14. lingual consciousness


There must have been a moment in history when acting from instinct became less dominant than acting from deliberation and consulting. No two captains on the ship of your thinking! With the advent of fire control, our ancestors demonstrated that unlike normal animals, they were no longer acting purely by instinctive reaction to sensory impulses.

Thinking? Animals? Of course animals do think. Most kinds of mammals and birds make scenarios in their brains: they weigh the different possibilities of what can happen or be done, in order to choose what is best. Intelligence is widely spread! We are used to seeing some kinds of animals or birds as more intelligent than other kinds, but every species exhibits its highest level of intelligence in its own special niche. The tortoise is the most intelligent animal in the tortoise niche. And where instinct is concerned: only ‘lower’ kinds of animals act exclusively by instinctive reactions. Group animals act largely by learning, example and intelligent trial and error. The animals we use to label as ‘most intelligent’, are nearly always group animals. But intelligence is a personal quality: as far is intelligence is concerned, not all dogs are created equal.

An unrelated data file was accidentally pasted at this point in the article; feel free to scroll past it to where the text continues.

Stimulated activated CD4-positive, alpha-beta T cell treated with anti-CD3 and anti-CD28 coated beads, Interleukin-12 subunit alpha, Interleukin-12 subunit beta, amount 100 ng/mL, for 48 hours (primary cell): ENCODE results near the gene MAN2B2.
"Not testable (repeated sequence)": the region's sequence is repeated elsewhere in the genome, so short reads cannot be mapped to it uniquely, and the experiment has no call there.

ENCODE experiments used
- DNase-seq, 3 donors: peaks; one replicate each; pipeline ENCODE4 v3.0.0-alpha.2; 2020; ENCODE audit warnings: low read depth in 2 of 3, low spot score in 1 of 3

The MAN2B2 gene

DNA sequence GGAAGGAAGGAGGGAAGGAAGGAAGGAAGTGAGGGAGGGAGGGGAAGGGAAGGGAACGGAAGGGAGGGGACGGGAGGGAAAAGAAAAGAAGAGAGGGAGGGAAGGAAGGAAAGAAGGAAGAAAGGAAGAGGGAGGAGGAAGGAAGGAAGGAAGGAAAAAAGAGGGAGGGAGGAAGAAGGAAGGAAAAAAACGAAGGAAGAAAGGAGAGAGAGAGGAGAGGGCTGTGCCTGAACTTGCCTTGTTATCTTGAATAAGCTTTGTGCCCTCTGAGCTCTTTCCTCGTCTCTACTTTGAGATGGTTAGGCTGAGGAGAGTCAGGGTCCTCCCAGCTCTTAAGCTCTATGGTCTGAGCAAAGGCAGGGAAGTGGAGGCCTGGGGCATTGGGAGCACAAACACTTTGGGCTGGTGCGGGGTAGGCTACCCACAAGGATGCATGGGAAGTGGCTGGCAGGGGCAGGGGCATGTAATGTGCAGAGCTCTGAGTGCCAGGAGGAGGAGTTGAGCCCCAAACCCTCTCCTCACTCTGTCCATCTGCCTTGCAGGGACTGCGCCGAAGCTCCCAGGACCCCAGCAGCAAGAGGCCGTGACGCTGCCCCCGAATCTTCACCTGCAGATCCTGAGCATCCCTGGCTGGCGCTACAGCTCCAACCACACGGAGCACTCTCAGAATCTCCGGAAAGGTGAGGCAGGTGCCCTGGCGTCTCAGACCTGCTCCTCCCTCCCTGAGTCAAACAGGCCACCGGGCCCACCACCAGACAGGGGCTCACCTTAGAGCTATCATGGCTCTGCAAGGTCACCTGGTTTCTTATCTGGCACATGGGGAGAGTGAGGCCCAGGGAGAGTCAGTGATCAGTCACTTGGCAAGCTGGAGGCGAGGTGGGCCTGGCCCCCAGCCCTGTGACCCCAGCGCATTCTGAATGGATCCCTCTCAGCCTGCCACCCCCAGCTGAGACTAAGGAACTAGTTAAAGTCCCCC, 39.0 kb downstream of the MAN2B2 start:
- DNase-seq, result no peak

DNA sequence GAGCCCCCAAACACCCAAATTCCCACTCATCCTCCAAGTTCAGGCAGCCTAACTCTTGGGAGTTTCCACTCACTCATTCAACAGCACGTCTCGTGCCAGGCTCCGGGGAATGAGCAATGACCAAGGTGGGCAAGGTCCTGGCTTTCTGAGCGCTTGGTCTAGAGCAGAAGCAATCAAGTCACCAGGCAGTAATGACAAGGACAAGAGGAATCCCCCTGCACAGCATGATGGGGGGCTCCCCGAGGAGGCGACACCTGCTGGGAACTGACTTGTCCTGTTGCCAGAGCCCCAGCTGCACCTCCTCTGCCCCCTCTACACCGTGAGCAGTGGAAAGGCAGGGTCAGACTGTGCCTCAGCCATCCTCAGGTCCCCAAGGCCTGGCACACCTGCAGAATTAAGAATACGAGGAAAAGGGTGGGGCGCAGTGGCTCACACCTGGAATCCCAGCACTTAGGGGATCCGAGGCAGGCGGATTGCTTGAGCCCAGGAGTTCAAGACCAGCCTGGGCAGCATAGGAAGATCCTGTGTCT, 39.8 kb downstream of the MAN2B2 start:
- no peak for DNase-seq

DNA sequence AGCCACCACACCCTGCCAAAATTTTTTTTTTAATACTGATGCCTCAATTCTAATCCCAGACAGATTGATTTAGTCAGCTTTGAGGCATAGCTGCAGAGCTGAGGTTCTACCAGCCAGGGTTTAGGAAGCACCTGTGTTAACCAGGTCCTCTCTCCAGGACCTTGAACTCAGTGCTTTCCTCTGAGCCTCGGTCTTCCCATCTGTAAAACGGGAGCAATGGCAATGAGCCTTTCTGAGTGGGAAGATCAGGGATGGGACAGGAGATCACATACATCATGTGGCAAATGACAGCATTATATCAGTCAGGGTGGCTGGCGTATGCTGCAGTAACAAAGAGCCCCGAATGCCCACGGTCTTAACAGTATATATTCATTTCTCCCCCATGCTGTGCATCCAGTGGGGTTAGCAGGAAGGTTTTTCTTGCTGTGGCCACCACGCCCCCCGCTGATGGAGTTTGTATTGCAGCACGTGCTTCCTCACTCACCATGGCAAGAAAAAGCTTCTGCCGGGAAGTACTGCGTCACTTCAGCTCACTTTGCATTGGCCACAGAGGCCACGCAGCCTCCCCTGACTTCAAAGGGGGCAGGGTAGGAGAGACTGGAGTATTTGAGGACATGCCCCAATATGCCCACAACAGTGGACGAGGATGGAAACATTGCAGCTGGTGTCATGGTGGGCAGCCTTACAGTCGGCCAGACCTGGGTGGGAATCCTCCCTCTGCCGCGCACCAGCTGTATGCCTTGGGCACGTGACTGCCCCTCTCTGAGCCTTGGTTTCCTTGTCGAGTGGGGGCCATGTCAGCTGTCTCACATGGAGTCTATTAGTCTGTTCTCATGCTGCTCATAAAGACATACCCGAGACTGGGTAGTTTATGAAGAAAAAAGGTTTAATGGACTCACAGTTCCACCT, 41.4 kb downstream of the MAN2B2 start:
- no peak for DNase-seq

But consciousness is unique to humans, isn’t it? It depends on how we define ‘consciousness’. If you mean: being aware of one’s environment, then this applies to animals as well. Every mammal does continually process environment information, unless it has been knocked out. Do you mean: self-conscious? Apes, elephants and dolphins evidently display self-consciousness. As proven in several experiments[1], they are able to look in a mirror and be aware that they see themselves.

What then is unique to humans? The main difference is not that we, as all mammals, are thinking beings, but that we on top of this animal thinking have names for the things. Animal thinking is the manipulating of things with representations (mental images of the things) in the brain. In our human thinking, these representations have labels, ‘handles’, ‘grips’: the names that enable us to ‘grasp’ things. So we are able to handle things better: not just when communicating about them, but also for easier and more inventive thinking. If we define creativity as the ability to combine things, then our names for the things make it easier to make new combinations, and therefore to think in a creative way.

So when we speak about a concept of ‘human consciousness’, we really ought to name this lingual consciousness. Consciousness is not unique to humans, but lingual consciousness is.

[1] p.e. G. G. Gallup (1970) Chimpanzees: Self-recognition and after him many others on other animals in addition to elephants and dolphins

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